Is The Current Market Cycle A Golden Opportunity for Corporate Venture?

Corporate Venture Capital has a bad reputation in the startup world. While there are some notable exceptions, this reputation is all too often well deserved. The best startups have their choice of investors and corporate venture funds are rarely at the top of that list and as a result even the best CVCs sometimes don’t get the opportunity to invest in those top startups. But recent economic conditions have dramatically reduced the supply of venture capital so this could be a golden opportunity for CVCs to get a seat at the table.


Why CVCs often cannot access the best deals


The reason CVCs have this reputation is manifold. Well intentioned but time intensive approval processes mean that CVCs often move slower than traditional VC funds. Misguided attempts to wring every bit of strategic advantage out of a deal often lead to offers with strings on them (e.g., rights of first refusal) often make taking strategic money feel like a deal with the devil. Even simply dealing with corporate legal departments who are more used to dealing with contracts, joint ventures and (perhaps) M&A deals line with typical early stage financing lead to over engineered term sheets that are often overcomplicated and ill-suited to the tasks at hand.


And the results show up in the returns. Although returns data for CVCs are notoriously difficult to compile, unpublished analyses by Correlation Ventures show that dollar-weighted (by round size), realized, cash-on-cash multiples for all U.S. venture financings in companies exiting, were 2.2X for all financings vs. 1.8X for all financing with at least one CVC participating.


The usual explanation for this is that CVCs invest for strategic reasons so are less price sensitive. So all other things being equal (viz., exit values), if the valuation at the time of investment is higher, returns on exit will be lower.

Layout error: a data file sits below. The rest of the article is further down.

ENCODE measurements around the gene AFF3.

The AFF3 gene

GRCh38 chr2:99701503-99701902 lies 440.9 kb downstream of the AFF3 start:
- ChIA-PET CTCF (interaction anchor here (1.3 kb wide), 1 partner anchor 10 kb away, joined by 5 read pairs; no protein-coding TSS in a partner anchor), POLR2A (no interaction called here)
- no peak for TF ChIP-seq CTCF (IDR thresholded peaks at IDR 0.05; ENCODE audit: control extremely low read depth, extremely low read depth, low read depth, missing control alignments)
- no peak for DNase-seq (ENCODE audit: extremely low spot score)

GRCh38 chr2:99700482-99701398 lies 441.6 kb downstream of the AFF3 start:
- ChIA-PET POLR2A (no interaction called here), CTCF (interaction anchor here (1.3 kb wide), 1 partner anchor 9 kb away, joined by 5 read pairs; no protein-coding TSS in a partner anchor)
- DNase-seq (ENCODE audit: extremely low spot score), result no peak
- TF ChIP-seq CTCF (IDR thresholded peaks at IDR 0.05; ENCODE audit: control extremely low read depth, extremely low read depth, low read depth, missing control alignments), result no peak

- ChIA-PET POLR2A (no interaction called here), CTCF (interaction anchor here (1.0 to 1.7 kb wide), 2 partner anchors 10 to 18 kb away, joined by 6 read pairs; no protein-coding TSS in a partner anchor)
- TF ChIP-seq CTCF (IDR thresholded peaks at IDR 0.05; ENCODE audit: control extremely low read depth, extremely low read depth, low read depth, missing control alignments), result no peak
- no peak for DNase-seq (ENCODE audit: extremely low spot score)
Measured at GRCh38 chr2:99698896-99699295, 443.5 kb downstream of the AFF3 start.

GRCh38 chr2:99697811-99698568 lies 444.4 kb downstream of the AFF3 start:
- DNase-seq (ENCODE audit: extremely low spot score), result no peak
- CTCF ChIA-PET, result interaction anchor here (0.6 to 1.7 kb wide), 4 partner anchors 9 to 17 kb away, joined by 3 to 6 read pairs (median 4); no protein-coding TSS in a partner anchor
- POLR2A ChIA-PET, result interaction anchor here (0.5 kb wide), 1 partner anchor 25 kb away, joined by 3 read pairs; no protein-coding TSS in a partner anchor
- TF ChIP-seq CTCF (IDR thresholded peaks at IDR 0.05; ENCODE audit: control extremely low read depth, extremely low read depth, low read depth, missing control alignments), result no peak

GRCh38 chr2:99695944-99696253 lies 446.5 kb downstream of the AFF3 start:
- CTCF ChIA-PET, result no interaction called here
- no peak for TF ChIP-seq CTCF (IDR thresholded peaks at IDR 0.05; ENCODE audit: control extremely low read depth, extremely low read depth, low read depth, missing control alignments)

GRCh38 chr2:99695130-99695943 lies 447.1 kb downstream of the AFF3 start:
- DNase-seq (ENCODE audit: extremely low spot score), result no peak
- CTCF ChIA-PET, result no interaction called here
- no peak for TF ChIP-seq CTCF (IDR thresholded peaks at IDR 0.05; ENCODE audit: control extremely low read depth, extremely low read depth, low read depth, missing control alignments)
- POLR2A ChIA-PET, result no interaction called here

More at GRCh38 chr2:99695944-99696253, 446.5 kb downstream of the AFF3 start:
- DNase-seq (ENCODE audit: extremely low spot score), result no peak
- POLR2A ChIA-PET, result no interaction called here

While there is no doubt good anecdotal evidence to support this thesis, there's one big flaw. If CVCs are offering startups higher valuations, wouldn't startups prefer to have them leading their rounds? 


I suspect that the truth is a little more subtle. If CVC's negatives are causing the best startups to ignore those investors then CVCs are fishing in a shallower pool to begin with. In that case, the average quality of an investment made by a corporate venture fund will be lower simply because the top performing startups have opted out. 


How can a CVC capitalize on the current situation?


Even with increased receptivity from startups, if a corporate venture fund continues to operate as business as usual, it will miss out on this golden opportunity. So here are a few things that a CVC can do to fully exploit the situation.


  1. Be prepared to deploy smaller "runway extension" checks… but with built-in upside


Normal rules of thumb around raising in increments of 18 months of runway and typical round sizes do not apply now. Startups approaching the end of their runway whose investors cannot or will not fund them are not only willing to take investments that buy them another 6 months but actually may prefer it since valuations are significantly lower now than they were just a few months ago… and hopefully will be higher once the immediate crisis has passed. Furthermore, in the current economic environment even startups with a healthy runway may want 24+ months of runway to compensate for potentially longer sales cycles and may be interested in reopening their recent round to top up. 


But lower check sizes mean lower ownership stakes and conventional VCs often have ownership targets so it can be hard to bring them in for these rounds. CVCs can often be more flexible this way. Plus, they can have their cake and eat it too: While CVCs should  generally minimize non-standard terms, now is the time to ask for super pro rata rights. Write that check for half the normal size… but ask for 2x pro rata rights into the next round.


As a fringe benefit, if the corporate parent is under pressure to reduce costs, the capital efficiency of this approach lets the CVC “do more with less.”